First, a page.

It's the Population

It's the Population
From people per square mile
to square miles per person
By Lance Olsen

If you were in pain, and went to a doctor who told you that your pain is caused by a deadly but curable problem, and then gave you only medication to ease your pain, but nothing to cure the dangerous problem that was causing it, the doctor would be guilty of malpractice. Why? Because treating the symptom (pain) without treating the cause (cancer) could kill you. There's an analogous situation in human overpopulation.

All today's major environmental crises are symptoms of human overpopulation. Deforestation, soil losses due to overproduction of farm crops, the changing climate, the increases of deadly UV radiation slipping through the pollution-damaged stratospheric ozone shield—all driven by human overpopulation and none would be a serious problem on a planet with, say, only one human cutting down trees, planting crops, or pouring chemicals into the atmosphere. It is mostly because there are now six thousand million of us that we do these things on a scale vast enough to endanger Life on Earth.

Canadian scientists have estimated that if everyone on earth used up as many resources as Americans do, we would need three Earth-sized planets to meet the demand. But there's cheer here, because everyone on earth could live very well indeed on one planet, if our numbers were at 2 billion instead of 6 billion. In fact, the American scientist David Pimentel has estimated that a human population of somewhere in the vicinity of 2 billion would be "sustainable" on this planet.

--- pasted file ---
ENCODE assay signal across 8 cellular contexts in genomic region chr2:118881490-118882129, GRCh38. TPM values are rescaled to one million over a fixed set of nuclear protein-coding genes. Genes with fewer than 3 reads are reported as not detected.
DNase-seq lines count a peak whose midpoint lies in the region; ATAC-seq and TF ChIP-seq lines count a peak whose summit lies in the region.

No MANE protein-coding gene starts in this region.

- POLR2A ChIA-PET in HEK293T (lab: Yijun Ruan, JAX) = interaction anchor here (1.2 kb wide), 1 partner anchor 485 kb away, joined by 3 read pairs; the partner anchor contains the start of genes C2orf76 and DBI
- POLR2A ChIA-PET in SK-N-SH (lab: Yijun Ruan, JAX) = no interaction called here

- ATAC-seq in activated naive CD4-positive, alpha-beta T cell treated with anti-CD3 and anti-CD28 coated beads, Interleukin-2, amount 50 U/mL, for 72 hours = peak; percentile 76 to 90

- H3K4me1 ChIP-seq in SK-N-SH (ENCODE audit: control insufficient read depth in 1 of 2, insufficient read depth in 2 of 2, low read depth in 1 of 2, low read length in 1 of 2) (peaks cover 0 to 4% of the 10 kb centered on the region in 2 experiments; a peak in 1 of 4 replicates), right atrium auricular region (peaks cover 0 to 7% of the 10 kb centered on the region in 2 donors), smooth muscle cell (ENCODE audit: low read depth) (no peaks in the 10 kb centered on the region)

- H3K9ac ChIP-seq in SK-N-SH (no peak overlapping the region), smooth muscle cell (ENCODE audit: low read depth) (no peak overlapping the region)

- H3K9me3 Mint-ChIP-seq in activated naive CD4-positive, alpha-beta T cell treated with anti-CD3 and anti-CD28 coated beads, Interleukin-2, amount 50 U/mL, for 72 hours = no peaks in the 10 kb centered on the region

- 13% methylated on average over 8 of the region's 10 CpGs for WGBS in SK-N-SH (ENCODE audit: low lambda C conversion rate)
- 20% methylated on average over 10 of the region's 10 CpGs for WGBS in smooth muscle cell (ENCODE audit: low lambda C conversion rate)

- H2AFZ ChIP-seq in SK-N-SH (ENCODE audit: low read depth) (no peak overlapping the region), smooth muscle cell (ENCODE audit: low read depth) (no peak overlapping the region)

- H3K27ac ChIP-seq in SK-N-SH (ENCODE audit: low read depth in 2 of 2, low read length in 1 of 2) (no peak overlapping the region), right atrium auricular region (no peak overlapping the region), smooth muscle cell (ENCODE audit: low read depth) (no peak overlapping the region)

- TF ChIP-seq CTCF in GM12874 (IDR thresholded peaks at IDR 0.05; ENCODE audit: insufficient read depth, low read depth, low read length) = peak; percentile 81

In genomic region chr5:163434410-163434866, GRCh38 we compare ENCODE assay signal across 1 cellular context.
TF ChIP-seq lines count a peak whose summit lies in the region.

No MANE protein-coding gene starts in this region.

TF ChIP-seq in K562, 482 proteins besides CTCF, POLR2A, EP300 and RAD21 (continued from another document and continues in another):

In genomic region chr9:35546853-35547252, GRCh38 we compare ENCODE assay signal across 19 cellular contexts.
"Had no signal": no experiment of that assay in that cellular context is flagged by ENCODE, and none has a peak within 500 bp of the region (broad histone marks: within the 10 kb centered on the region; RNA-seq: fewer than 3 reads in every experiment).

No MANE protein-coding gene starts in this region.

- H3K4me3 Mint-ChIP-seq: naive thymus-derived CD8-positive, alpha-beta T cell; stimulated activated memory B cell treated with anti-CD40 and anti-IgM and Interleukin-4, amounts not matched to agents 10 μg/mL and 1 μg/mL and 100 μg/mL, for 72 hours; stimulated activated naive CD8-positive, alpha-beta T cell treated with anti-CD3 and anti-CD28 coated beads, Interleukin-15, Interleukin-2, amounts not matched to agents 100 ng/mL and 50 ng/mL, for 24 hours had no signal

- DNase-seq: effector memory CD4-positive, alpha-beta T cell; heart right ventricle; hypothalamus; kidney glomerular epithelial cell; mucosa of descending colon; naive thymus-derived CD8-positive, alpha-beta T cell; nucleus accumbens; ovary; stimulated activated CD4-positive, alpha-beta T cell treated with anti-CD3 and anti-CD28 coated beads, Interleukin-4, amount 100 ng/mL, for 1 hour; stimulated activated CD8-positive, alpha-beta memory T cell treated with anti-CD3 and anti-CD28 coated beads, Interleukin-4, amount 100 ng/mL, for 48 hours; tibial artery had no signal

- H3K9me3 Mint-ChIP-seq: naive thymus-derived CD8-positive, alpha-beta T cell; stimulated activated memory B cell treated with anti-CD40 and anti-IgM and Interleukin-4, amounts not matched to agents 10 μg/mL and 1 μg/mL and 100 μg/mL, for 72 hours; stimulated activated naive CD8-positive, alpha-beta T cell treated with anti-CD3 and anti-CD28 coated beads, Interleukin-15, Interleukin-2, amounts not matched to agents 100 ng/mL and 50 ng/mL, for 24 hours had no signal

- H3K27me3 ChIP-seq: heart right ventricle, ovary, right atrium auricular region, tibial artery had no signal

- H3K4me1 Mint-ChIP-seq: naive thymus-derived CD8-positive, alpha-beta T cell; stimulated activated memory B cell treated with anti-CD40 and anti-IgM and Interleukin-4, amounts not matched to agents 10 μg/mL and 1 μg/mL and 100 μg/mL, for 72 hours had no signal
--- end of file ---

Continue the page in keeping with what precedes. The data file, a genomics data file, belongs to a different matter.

With 2 billion of us, we could measure our wealth and our freedoms in terms of square miles per person, instead of persons per square mile. With more of everything to go around, our economic anxieties could be greatly eased. It would also leave enough room for the rest of Life, including bears—wildlife conservation would be vastly improved with the decreased need to fuss and fret each time one of us wanted to cut a tree. In a way, nothing we do to the environment endangers it, except that now we do it on such an extreme scale. Symptom-treatment won't save the world.

Reprinted with permission from Bear News, Vol. 15, No. 3, 2000

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